The raw myoelectric signal of all trials for both the MVCs and the exercise tasks was processed identically. A linear envelop was calculated by first full wave rectifying (the absolute value of each data point) and then smoothing using a 100 ms moving average with a 50 ms overlap. The average activity over the course of the movement was then calculated for each trial and expressed as a percentage of the activity found during the MVC for each specific muscle and participant.
A repeated measures ANOVA was then used to determine if a difference in type of supporting surface influenced trunk muscle activity for each muscle. A post hoc Tukey test was used to examine if statistically significant (p < .05) differences exist in trunk muscle activity for the different exercises performed.
The difference in muscle activity (expressed as a %MVC) was also calculated for each subject (12), muscle (4) and exercise (6) between the two surface conditions for a total of 240 differences in muscle activity. A change greater than 5% MVC was considered significant. The number of occurrences of a significant increase or decrease in muscle activity was recorded.
There was no significant difference found between performing each of the six exercises on the Swiss ball and the flat bench for any of the four muscle groups investigated. Tables one to six details the average muscle activity for each muscle group during the six different exercises studied. Twenty six muscles showed significant increases in muscle activity and 22 muscles showed a significant decrease in muscle activity across all conditions.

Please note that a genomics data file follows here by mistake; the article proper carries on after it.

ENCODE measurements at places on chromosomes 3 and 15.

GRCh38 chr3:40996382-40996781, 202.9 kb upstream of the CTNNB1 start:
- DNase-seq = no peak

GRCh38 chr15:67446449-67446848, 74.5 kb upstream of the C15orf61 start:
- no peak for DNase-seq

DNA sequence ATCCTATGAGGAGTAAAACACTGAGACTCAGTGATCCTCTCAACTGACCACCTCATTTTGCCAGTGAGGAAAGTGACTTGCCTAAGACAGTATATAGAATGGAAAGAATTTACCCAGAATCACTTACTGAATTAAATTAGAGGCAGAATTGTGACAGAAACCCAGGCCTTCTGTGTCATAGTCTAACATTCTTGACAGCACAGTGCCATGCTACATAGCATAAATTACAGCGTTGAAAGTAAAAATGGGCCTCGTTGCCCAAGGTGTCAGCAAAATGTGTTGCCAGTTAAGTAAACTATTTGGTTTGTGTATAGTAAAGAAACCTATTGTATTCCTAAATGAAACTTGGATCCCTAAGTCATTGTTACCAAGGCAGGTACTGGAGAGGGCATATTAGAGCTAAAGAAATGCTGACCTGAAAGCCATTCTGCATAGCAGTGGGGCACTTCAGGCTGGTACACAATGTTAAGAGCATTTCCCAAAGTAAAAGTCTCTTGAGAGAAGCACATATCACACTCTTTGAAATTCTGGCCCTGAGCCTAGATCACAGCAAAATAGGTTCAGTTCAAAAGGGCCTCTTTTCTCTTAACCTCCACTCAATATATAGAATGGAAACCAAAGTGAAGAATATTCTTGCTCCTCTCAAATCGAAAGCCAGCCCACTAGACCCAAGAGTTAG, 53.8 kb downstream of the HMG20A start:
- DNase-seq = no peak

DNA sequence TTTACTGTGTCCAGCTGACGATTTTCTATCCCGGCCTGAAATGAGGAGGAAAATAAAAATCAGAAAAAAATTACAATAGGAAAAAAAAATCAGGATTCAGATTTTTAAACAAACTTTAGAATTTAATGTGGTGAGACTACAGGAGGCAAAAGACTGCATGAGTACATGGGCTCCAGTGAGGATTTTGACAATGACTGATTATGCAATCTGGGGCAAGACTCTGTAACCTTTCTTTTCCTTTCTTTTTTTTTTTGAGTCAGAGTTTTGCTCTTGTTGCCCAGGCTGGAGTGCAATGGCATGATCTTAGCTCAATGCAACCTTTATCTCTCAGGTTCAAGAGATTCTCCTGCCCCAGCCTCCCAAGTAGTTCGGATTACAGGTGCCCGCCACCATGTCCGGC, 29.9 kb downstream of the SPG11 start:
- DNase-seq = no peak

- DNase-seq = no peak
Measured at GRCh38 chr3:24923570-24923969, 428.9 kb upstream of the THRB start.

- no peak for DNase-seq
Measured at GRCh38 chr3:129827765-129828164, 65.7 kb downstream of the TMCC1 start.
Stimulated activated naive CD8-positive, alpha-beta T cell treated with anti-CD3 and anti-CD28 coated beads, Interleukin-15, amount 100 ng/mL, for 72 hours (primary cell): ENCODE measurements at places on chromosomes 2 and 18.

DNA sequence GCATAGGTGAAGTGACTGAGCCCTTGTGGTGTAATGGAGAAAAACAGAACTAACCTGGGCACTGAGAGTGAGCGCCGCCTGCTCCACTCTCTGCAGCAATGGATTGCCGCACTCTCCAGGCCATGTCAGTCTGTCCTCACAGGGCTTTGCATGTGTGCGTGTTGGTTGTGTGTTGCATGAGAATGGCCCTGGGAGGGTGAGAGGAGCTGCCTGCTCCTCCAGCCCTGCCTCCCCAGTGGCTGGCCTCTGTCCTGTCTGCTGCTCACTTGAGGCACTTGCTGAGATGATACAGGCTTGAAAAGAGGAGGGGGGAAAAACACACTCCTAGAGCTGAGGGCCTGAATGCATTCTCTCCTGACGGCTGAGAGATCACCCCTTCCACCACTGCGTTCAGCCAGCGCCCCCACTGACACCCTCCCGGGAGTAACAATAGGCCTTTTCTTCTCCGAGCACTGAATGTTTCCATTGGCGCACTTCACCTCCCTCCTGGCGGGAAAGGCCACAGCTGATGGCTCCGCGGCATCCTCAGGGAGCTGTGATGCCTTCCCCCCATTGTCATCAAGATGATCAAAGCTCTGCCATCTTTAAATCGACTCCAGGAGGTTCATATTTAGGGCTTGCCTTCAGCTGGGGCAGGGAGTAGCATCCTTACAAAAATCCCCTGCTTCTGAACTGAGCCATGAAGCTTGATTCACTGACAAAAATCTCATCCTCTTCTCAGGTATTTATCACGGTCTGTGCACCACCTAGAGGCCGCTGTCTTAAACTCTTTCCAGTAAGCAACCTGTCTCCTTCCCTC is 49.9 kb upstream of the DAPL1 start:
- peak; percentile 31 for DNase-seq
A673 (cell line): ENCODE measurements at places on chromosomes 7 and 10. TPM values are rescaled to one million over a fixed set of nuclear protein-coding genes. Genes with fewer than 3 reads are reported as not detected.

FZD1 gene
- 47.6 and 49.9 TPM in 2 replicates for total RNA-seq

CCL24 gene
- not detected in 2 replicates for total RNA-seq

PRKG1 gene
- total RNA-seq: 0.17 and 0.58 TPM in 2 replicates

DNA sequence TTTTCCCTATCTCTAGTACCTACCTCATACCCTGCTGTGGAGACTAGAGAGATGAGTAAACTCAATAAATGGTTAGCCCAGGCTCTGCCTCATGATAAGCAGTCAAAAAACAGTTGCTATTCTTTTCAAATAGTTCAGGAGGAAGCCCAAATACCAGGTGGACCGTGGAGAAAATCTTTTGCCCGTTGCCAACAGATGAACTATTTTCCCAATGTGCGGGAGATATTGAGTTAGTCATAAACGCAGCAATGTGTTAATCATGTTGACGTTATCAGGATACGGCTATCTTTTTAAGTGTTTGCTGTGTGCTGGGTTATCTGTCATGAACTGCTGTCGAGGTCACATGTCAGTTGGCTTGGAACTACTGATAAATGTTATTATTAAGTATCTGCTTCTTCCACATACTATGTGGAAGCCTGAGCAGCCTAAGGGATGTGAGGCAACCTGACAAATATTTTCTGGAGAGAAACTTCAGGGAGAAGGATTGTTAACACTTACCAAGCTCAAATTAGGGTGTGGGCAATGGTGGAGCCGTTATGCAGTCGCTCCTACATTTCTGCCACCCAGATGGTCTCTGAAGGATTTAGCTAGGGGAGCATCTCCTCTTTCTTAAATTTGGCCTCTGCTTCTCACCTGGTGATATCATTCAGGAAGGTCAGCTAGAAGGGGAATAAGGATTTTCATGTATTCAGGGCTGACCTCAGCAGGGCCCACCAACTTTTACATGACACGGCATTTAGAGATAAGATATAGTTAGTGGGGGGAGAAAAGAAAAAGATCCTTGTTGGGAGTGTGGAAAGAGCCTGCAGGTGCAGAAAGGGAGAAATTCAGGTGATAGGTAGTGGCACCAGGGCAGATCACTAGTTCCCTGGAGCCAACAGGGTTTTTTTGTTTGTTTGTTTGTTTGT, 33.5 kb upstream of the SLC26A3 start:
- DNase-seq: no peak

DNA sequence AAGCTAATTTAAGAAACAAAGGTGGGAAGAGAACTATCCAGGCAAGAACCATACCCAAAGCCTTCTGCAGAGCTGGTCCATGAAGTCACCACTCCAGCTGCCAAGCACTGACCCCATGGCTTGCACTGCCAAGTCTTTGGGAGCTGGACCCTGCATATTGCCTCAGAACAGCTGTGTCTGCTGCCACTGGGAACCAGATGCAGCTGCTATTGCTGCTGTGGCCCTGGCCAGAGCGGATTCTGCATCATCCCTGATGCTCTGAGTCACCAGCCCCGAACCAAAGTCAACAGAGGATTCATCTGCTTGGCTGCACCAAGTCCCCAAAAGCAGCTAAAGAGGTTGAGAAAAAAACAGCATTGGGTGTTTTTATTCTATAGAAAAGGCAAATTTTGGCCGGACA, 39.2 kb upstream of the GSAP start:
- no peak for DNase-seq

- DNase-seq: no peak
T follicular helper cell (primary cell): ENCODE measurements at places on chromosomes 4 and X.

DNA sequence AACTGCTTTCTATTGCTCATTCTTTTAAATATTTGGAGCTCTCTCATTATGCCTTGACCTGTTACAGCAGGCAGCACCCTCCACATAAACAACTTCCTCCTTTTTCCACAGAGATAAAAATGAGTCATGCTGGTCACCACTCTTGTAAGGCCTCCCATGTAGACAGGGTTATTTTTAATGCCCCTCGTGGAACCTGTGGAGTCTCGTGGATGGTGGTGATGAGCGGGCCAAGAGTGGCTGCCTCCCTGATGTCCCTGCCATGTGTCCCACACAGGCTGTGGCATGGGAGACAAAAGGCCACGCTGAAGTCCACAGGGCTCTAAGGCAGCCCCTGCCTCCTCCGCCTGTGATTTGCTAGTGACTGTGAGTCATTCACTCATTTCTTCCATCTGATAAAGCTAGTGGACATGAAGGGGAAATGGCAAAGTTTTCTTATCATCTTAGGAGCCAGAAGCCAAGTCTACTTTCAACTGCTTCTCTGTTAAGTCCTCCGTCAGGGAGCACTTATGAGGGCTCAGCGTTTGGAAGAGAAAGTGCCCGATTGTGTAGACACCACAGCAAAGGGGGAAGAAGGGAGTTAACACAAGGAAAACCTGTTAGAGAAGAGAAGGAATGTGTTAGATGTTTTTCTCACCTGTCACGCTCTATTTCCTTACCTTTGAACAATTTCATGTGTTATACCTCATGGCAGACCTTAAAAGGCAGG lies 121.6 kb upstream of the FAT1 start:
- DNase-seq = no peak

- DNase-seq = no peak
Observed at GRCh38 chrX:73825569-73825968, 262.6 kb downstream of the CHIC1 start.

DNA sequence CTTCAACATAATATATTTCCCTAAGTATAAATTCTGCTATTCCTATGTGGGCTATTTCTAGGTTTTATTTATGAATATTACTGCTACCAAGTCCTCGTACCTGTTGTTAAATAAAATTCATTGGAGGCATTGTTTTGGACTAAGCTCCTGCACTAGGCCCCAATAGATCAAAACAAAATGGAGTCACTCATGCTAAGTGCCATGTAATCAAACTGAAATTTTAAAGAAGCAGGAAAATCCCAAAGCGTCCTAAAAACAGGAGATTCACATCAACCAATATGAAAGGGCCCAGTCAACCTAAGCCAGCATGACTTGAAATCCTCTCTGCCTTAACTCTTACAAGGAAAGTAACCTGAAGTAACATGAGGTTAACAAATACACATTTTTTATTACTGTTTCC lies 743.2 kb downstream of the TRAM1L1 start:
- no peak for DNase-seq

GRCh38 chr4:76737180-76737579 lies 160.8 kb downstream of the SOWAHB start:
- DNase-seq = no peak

While there was not a statistically significant increase in any muscle studied, the Internal Oblique muscle tended to have the greatest number of increases in muscle activity when on the Swiss ball compared with the bench. The grouped average internal oblique muscle activity difference between the two conditions tended to be greater than 5% MVC during the curl up, bench press and shoulder press. The bench press exercise showed a trend for muscles to increase their myoelectric signal on the Swiss ball (14 occurrences), while there were only two instances when a muscle's activity decreased more than 5% MVC.
Absolute increases of greater than 11% MVC were seen in the internal oblique in three subjects when performing the bench press on a Swiss ball compared with performing the bench press on the more stable bench. One subject's average activity was approximately 3% MVC on the bench and increased to more than 17% MVC when on the Swiss ball. The biceps curl exercise had 6 occurences of trunk muscles increasing their activity on the Swiss ball while the triceps extension had only one incidence of an increase in muscle activity yet seven occurrences where the average muscle activity decreased more than 5% MVC. The lateral raise exercise showed no trends with only 3 instances of activity increases and 3 instances where muscle activity decreased for all muscles studied. While the shoulder press showed a trend of increased internal oblique activity on the Swiss ball (average absolute difference of 6.52% MVC) there was only 2 instances where any trunk muscle increased its activity on the Swiss ball more than 5% MVC and 5 instances of a muscle showing a decrease in activity of more than 5% MVC.